3. A method as claimed in claim 1 wherein the step of transforming includes for the different class definitions in the multiple packages, collapsing the different class definitions into one common resultant class definition.
4. A method as claimed in claim 1 wherein the step of transforming includes for each operation definition in the multiple packages, collapsing the operation definition into one resultant operation definition.
5. A method as claimed in claim 1 wherein the step of transforming includes for each property definition in the multiple packages, collapsing the property definition into one resultant property destination.
6. A method as claimed in claim 1 wherein the step of transforming employs a set of rules to copy portions of the multiple packages into the destination package such that the destination package is effectively a resultant collapsed package.
7. A computer method for providing collapsed-in-syntax programming metamodels, comprising:
obtaining multiple programming model packages of various ambiguous namespace, each formed of a respective plurality of model elements from subject metamodels, the model packages having different class definitions, and model elements of one model package having a different class than model elements of another model package;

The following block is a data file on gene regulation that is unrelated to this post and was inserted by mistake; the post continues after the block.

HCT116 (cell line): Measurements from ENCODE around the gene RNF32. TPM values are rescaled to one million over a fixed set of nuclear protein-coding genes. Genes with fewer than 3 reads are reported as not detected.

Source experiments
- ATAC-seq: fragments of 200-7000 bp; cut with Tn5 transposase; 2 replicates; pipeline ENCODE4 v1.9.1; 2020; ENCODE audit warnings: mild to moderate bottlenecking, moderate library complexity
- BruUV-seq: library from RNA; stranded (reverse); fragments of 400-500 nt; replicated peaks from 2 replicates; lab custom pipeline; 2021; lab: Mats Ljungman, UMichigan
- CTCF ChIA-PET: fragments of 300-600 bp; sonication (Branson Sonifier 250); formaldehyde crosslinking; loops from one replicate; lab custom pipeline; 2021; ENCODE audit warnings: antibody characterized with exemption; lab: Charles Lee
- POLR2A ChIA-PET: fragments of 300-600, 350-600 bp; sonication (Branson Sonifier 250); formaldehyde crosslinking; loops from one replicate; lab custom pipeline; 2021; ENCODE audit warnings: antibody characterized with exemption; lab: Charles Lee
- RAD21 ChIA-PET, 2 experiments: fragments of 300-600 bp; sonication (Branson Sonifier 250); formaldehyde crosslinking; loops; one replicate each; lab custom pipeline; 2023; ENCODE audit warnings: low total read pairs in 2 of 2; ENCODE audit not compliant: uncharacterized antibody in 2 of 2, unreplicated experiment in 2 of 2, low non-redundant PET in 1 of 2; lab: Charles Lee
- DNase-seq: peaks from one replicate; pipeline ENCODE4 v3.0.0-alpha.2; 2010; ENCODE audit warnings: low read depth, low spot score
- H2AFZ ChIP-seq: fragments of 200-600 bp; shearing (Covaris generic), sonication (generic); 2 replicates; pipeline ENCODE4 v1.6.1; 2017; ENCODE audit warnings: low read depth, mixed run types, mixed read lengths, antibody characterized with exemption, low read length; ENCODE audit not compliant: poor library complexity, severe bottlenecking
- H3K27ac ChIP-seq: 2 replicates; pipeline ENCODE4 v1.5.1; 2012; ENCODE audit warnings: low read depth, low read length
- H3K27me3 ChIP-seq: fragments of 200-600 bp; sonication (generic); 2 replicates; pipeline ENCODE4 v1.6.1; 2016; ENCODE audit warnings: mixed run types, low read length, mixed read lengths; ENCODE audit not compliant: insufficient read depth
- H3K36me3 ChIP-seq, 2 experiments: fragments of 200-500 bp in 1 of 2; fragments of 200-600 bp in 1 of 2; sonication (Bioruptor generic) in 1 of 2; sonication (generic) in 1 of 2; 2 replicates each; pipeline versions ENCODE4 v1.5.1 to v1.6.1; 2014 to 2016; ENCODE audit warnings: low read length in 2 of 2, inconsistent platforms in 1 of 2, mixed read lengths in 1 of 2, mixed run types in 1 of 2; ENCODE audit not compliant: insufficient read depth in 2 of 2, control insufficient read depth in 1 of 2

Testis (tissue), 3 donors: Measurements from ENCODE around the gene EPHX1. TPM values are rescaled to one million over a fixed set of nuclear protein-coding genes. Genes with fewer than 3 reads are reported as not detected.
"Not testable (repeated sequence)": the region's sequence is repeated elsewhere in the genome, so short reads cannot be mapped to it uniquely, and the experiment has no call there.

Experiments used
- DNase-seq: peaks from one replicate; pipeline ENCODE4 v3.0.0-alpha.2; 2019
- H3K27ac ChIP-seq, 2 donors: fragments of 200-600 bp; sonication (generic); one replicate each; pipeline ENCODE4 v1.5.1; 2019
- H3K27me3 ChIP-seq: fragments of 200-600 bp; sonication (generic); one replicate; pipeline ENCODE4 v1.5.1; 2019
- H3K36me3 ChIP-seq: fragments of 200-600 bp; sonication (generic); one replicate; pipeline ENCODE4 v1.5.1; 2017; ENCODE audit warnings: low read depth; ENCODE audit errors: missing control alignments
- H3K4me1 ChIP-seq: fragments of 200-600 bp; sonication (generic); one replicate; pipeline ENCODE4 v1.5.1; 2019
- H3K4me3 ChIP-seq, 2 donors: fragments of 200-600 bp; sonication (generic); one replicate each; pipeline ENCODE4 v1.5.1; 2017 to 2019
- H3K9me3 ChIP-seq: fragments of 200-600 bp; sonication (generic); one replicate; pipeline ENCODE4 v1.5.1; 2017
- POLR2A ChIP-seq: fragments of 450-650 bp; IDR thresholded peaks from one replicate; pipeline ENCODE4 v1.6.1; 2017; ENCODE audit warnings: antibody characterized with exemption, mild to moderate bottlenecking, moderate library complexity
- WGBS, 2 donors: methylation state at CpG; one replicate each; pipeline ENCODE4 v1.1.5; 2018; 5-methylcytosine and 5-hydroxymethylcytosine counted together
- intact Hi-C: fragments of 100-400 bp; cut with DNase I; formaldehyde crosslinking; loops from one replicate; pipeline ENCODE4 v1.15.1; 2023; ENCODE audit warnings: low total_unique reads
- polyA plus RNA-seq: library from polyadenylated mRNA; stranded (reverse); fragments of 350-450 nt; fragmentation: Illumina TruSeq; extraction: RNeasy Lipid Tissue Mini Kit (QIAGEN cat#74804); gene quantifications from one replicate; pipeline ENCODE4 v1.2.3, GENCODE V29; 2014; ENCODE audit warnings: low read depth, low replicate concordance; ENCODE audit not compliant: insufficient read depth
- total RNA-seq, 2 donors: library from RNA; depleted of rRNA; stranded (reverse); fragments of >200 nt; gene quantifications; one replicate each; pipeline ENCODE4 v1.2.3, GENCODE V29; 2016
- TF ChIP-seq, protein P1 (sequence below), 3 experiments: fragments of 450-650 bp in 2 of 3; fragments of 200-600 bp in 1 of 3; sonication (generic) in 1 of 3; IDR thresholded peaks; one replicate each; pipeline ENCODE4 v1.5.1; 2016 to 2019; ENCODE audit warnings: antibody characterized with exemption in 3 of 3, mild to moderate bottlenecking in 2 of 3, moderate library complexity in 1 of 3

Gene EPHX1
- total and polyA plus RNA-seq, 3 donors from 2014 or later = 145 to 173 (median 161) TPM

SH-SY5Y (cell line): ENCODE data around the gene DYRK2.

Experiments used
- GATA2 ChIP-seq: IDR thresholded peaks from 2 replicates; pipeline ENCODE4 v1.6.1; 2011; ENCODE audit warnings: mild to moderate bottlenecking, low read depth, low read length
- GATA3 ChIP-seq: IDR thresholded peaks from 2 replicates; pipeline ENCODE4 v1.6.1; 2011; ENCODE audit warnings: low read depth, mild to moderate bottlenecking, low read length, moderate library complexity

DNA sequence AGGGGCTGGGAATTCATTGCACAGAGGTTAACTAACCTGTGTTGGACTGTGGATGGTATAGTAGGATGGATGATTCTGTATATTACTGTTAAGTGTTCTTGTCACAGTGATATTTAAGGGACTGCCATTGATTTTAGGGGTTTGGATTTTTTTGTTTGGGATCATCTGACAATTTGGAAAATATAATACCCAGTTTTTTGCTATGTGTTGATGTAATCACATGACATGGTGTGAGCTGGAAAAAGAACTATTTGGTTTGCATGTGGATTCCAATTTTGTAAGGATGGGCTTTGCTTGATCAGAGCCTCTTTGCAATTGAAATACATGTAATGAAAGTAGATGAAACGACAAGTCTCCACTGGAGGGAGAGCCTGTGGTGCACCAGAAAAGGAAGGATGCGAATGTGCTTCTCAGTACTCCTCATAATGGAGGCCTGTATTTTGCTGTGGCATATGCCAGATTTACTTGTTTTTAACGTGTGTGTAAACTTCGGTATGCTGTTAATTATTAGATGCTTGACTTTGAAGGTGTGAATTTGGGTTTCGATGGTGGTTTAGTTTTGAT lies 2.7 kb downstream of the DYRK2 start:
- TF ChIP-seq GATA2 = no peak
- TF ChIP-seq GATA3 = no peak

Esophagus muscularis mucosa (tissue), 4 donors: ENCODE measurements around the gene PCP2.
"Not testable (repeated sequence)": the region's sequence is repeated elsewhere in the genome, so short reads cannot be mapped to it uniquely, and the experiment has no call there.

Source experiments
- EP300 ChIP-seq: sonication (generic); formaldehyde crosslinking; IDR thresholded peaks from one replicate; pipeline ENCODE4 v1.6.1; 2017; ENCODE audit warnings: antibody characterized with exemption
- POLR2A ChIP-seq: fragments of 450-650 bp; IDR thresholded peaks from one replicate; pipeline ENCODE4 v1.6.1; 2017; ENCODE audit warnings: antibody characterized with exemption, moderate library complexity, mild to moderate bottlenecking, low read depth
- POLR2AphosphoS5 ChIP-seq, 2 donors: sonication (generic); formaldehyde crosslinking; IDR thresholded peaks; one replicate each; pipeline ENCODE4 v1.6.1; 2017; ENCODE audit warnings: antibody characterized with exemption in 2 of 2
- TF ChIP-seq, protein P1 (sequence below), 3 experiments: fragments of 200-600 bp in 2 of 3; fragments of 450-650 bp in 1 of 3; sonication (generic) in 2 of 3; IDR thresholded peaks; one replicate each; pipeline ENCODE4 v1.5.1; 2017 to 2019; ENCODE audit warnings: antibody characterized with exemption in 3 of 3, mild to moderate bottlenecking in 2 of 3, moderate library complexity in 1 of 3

forming a resultant collapsed package that combines the class definitions of the multiple packages;
adding collapse relationships between the multiple packages and the resultant collapsed package and omitting representing package merge relationships between the multiple packages; and
using the resultant collapsed package, transforming from the various ambiguous namespace of the multiple packages to effectively combine the multiple packages into a single namespace, the transforming collapsing contents from the multiple packages and their subpackages into the resultant collapsed package, the resultant collapsed package using as the single namespace most general types and most general multiplicities of the classes, the transforming being performed recursively as a function of the collapse relationships added between the multiple packages and the resultant collapsed package, the resultant collapsed package providing a flattened API with the single namespace in which there is only one type with a given name, and enabling generation of an implementation of a desired software product.
8. A computer program product for collapsing in syntax programming models, comprising:
computer readable code embodied in a computer storage medium, the computer readable code when executed by a digital processor forming collapsed programming metamodels by carrying out the steps of:
obtaining multiple programming model packages of various ambiguous namespace, each formed of a respective plurality of model elements from subject metamodels, the model packages having different class definitions, and model elements of one model package having a different class than model elements of another model package;
forming a destination package that effectively combines class definitions of the multiple packages by using most general types and most general multiplicities of the classes;
adding collapse relationships between the destination package and the multiple packages instead of representing package merge relationships between the multiple packages;